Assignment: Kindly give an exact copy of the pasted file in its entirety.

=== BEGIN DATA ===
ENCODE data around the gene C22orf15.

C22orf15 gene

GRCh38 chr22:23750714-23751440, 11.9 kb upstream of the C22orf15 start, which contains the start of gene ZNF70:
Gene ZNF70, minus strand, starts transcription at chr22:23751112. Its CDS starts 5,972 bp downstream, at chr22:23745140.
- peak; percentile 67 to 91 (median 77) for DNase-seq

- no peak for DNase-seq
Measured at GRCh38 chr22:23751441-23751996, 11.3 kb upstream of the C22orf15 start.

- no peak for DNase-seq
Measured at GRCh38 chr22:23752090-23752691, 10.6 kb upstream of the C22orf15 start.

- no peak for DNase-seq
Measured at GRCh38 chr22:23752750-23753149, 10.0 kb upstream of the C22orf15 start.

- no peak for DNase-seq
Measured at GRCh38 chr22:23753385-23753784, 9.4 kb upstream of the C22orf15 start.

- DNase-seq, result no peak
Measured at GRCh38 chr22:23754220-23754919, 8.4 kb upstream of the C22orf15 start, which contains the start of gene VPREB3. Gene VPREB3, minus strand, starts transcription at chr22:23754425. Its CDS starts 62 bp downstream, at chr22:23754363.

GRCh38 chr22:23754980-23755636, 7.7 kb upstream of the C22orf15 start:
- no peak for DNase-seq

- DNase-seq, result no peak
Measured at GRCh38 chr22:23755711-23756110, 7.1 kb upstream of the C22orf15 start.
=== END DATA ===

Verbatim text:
ENCODE data around the gene C22orf15.

C22orf15 gene

GRCh38 chr22:23750714-23751440, 11.9 kb upstream of the C22orf15 start, which contains the start of gene ZNF70:
Gene ZNF70, minus strand, starts transcription at chr22:23751112. Its CDS starts 5,972 bp downstream, at chr22:23745140.
- peak; percentile 67 to 91 (median 77) for DNase-seq

- no peak for DNase-seq
Measured at GRCh38 chr22:23751441-23751996, 11.3 kb upstream of the C22orf15 start.

- no peak for DNase-seq
Measured at GRCh38 chr22:23752090-23752691, 10.6 kb upstream of the C22orf15 start.

- no peak for DNase-seq
Measured at GRCh38 chr22:23752750-23753149, 10.0 kb upstream of the C22orf15 start.

- no peak for DNase-seq
Measured at GRCh38 chr22:23753385-23753784, 9.4 kb upstream of the C22orf15 start.

- DNase-seq, result no peak
Measured at GRCh38 chr22:23754220-23754919, 8.4 kb upstream of the C22orf15 start, which contains the start of gene VPREB3. Gene VPREB3, minus strand, starts transcription at chr22:23754425. Its CDS starts 62 bp downstream, at chr22:23754363.

GRCh38 chr22:23754980-23755636, 7.7 kb upstream of the C22orf15 start:
- no peak for DNase-seq

- DNase-seq, result no peak
Measured at GRCh38 chr22:23755711-23756110, 7.1 kb upstream of the C22orf15 start.